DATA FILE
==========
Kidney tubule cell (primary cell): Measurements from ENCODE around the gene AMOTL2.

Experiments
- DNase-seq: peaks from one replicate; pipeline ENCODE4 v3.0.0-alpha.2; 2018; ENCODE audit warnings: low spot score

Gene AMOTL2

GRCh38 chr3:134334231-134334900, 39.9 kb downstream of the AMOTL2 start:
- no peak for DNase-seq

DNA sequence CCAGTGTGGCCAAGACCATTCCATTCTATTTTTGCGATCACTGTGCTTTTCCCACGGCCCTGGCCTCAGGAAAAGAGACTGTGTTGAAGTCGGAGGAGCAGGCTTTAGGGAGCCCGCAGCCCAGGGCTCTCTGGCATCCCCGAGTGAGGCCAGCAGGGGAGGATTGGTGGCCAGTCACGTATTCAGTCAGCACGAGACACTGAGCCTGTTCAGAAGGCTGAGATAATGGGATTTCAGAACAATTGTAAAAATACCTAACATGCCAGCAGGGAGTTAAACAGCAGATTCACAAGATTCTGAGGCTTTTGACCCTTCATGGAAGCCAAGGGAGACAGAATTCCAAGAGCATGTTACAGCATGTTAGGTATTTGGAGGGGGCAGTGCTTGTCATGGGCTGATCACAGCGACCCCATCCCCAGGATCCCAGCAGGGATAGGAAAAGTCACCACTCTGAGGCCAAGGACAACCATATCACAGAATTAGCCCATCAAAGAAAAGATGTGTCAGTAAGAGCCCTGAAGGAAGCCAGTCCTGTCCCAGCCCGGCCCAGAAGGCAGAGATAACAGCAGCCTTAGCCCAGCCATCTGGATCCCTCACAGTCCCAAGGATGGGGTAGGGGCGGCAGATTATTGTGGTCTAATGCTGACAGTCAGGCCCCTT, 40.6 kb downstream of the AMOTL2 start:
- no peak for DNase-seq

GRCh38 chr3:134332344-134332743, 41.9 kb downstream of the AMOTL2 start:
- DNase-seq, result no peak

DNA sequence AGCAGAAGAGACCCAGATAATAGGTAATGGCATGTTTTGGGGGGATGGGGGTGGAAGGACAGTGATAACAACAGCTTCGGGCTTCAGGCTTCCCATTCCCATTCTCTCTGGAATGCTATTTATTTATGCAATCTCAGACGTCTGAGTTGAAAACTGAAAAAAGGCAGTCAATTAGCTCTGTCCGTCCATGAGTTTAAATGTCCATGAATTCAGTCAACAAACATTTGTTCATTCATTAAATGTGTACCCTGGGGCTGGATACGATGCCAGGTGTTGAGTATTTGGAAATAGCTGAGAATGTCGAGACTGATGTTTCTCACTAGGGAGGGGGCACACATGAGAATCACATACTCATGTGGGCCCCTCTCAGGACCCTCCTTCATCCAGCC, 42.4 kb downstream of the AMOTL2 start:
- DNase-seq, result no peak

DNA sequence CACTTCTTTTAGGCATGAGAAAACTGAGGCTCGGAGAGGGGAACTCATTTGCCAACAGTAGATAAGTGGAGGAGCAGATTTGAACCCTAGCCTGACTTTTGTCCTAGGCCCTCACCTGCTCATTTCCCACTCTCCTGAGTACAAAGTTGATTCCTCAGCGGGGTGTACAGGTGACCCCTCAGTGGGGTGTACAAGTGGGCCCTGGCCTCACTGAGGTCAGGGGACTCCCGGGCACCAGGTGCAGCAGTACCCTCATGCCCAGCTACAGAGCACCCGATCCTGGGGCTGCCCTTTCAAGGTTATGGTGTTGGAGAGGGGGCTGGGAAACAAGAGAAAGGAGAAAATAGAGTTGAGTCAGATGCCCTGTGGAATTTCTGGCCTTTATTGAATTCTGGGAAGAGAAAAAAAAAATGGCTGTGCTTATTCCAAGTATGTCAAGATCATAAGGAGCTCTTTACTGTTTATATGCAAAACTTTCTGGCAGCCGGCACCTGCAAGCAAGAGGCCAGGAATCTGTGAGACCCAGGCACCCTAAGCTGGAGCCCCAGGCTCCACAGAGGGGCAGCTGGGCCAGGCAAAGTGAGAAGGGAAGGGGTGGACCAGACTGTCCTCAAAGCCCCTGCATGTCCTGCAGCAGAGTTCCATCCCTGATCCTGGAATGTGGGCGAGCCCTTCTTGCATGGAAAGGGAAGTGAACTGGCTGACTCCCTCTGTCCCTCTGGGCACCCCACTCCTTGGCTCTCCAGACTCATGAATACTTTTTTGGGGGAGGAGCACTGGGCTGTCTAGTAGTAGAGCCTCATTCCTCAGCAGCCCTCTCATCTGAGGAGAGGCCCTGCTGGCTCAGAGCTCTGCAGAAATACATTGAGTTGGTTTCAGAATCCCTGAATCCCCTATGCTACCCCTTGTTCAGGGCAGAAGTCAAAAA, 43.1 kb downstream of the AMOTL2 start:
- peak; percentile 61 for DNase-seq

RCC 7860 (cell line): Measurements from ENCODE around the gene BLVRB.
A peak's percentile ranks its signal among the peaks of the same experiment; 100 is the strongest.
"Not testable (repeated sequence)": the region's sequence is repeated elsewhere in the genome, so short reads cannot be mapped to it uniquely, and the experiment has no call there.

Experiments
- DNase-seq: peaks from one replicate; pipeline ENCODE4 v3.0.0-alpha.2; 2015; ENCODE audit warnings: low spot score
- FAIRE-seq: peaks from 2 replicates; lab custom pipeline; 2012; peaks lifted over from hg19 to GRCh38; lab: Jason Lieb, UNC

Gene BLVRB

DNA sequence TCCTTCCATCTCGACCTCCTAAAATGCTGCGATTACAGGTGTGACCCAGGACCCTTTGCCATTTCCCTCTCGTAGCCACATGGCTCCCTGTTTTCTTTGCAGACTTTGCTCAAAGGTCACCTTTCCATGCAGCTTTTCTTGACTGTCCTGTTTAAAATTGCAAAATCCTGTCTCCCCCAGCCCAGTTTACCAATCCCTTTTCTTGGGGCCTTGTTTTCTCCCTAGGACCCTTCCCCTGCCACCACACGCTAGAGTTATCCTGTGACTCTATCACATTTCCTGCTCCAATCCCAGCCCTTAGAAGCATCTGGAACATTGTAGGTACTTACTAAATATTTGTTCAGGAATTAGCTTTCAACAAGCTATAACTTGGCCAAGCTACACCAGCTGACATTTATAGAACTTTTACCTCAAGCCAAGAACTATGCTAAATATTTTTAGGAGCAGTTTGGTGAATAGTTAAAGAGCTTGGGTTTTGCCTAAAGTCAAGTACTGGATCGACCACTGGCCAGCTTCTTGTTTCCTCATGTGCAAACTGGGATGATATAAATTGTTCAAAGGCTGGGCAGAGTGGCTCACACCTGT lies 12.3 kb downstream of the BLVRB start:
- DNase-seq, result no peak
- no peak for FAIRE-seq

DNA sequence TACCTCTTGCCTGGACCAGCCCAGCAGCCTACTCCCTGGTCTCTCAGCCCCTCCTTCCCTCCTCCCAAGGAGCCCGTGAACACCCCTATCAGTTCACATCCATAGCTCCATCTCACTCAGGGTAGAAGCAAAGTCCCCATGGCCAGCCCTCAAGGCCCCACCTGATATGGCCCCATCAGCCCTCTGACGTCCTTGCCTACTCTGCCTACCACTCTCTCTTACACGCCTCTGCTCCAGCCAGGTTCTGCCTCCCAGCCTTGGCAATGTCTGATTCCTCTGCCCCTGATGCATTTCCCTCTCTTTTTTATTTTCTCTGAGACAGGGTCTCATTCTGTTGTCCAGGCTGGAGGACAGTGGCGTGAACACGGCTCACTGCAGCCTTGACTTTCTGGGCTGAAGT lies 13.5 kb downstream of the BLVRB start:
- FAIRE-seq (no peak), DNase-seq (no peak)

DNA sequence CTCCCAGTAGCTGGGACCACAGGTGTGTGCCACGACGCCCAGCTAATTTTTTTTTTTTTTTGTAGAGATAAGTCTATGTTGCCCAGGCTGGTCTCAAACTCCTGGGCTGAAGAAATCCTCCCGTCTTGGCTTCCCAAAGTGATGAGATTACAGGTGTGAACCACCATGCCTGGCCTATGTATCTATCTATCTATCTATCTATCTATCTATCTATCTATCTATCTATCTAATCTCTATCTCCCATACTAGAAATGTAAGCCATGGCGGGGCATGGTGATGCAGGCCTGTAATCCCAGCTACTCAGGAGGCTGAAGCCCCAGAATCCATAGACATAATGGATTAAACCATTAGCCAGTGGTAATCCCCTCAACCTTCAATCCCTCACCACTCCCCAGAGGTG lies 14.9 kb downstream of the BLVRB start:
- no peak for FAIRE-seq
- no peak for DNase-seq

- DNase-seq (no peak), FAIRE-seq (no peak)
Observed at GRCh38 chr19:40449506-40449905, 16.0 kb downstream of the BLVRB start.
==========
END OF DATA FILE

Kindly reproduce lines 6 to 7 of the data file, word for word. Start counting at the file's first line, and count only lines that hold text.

- no peak for DNase-seq

DNA sequence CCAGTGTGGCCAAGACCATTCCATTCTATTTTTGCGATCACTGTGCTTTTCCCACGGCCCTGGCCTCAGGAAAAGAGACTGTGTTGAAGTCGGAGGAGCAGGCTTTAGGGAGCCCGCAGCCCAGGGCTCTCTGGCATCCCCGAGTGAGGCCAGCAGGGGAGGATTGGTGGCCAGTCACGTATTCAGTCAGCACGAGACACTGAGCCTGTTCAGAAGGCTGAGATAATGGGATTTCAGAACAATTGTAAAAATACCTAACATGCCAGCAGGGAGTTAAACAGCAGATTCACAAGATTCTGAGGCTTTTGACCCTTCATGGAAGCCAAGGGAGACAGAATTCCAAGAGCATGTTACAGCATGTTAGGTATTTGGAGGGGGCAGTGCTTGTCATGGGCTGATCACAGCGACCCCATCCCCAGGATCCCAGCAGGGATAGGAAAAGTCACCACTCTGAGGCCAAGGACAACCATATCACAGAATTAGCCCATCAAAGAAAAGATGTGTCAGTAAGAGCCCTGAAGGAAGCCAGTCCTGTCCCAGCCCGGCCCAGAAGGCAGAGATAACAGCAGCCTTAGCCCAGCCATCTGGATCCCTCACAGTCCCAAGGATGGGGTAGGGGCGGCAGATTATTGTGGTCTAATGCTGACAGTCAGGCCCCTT, 40.6 kb downstream of the AMOTL2 start: